This page will give you information about endoscopic sinus surgery. If you have any questions, you should ask your GP or other relevant health professional.
What is sinusitis?
Your sinuses are air-filled spaces at the front of your skull, between your eyes and above your upper jaw, that are connected to the inside of your nose. Sinusitis is an infection of the mucous membrane that lines your sinuses. It causes symptoms of pain, a blocked nose, discharge, reduced sense of smell and the feeling of mucus at the back of your nose or throat.
The mucous membrane that lines your sinuses produces mucus, which helps to keep the air you breathe clean, warm and moist. If the opening between a sinus and the inside of your nose gets blocked, the mucus gets trapped and can become infected.
This can cause the mucous membrane to become inflamed, causing it to swell and form extra folds in your nose and sinuses. These are called polyps (small growths) and usually make the symptoms worse.
What are the benefits of surgery?
The aim is to widen the passage between the sinus and your nose so that mucus no longer becomes trapped. This should prevent the sinusitis from coming back but your sense of smell may not improve.
Are there any alternatives to surgery?
Antibiotics may help to clear the infection.
If your sinusitis is caused by an allergy, you may be able to prevent sinusitis by avoiding the ‘triggers’ of your allergy or by taking medication such as antihistamines or a nasal steroid spray.
If you use a nasal steroid spray for a long time, you can reduce the size of polyps, which may mean that you do not need surgery.
What does the operation involve?
Endoscopic sinus surgery is performed through your nostrils and does not result in any facial scars or change to the outside shape of your nose.
Your surgeon will use a small telescope (endoscope) to examine your nasal passages. They will use instruments to remove any polyps and to widen the passages from your sinuses into your nose.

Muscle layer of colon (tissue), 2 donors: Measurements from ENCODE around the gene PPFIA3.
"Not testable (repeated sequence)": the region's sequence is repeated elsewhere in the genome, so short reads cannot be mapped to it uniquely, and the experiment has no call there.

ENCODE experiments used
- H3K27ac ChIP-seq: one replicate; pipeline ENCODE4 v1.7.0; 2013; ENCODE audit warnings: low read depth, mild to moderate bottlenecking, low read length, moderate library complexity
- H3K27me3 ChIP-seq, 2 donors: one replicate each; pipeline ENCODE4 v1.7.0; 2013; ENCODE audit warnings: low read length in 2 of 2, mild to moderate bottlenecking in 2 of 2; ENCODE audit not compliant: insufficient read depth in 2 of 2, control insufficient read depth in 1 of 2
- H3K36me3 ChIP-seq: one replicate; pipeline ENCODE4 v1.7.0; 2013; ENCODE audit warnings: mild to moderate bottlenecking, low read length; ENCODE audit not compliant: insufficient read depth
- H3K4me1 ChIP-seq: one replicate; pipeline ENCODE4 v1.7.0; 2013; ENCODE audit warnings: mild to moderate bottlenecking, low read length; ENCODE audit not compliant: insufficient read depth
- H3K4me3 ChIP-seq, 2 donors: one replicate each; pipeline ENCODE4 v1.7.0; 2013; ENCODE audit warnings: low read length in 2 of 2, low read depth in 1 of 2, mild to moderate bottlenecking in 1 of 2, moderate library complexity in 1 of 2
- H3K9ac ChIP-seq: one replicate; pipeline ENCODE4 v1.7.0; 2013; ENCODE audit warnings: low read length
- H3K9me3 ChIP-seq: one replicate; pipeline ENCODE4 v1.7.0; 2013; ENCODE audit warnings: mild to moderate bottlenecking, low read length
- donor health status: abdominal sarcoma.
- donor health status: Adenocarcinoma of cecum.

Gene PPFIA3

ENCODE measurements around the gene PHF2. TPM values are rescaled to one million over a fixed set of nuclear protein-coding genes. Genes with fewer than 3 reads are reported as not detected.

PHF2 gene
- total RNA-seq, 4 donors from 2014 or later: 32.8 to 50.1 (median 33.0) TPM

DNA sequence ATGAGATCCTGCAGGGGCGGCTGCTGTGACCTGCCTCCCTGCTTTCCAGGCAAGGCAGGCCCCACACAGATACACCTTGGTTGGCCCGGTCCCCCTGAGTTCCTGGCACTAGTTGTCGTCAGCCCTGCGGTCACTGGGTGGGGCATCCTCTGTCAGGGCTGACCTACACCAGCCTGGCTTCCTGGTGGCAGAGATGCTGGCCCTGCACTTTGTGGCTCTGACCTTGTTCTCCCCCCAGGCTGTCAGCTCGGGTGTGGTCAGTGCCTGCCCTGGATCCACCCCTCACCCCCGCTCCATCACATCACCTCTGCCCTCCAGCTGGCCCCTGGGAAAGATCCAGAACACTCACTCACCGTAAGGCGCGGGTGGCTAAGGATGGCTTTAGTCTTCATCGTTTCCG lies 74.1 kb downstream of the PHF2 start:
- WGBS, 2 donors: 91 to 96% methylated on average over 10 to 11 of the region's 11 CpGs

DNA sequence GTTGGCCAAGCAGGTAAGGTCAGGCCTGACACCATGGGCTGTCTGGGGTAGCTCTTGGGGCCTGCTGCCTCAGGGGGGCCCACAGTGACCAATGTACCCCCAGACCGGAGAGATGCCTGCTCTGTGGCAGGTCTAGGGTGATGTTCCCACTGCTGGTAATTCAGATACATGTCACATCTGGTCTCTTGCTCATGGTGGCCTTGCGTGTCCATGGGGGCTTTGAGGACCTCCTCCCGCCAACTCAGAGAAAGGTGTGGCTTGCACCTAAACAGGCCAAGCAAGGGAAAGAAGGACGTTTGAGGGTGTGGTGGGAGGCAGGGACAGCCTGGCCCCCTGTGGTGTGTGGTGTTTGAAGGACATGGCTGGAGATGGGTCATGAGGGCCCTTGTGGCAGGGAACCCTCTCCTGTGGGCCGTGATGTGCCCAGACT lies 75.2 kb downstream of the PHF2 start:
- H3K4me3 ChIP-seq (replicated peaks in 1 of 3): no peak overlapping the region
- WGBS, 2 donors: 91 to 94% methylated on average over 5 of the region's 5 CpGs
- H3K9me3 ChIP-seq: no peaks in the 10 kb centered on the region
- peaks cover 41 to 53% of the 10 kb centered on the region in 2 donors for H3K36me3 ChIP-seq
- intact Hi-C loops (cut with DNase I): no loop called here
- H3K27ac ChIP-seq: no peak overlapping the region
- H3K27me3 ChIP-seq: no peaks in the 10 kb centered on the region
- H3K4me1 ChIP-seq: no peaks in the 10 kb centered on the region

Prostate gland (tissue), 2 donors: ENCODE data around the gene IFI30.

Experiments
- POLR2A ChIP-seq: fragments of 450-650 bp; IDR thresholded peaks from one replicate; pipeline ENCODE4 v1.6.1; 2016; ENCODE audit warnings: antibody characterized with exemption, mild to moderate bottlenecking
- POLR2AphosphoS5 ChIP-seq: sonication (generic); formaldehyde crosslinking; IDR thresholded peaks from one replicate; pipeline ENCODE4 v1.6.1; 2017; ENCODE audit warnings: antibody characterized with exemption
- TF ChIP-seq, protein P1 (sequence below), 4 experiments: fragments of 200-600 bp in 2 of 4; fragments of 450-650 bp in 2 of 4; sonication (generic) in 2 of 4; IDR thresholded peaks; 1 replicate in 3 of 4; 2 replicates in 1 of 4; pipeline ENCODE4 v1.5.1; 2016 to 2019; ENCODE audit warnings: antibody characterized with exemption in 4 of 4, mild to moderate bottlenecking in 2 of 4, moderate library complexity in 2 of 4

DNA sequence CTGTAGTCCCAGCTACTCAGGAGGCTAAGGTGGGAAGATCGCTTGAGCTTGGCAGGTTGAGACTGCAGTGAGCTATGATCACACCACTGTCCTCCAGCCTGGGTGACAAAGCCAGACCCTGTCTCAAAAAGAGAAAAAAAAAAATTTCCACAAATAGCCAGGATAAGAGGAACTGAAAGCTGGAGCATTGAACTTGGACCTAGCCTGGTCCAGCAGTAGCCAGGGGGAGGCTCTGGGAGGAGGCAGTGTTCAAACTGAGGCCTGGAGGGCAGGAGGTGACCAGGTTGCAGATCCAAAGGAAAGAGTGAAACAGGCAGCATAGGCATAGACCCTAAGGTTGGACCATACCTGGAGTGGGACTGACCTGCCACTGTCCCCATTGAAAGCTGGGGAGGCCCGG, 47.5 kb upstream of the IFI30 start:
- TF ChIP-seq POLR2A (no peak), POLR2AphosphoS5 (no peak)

What complications can happen?
Some of these can be serious and can even cause death.
General complications of any operation
- infection of the surgical site (wound)
- blood clot in your leg
- blood clot in your lung
Specific complications of this operation
- adhesions, where scar tissue forms deep inside your nose
- leak of fluid from your brain
- damage to the orbit (the bone around your eye)
- double vision
- toxic shock syndrome, which is an infection of your bloodstream
- damage to your tear duct
- reduced sense of smell
How soon will I recover?
You should be able to go home the same day.
If you had non-dissolvable packing in your nose, you will need to stay overnight and the packing will be removed the next morning.
Do not blow your nose for at least a week. Your nose will continue to feel blocked for a few weeks.
Your surgeon will give you a nasal spray or drops for you to use. You may be given a course of antibiotics to reduce the risk of infection.
Regular exercise should help you to return to normal activities as soon as possible. Before you start exercising, ask the healthcare team or your GP for advice.
Most people make a good recovery.
Sinusitis is not usually serious but it can cause unpleasant symptoms. If medication does not help, endoscopic sinus surgery should help prevent the sinusitis from coming back.
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Last reviewed: September 2019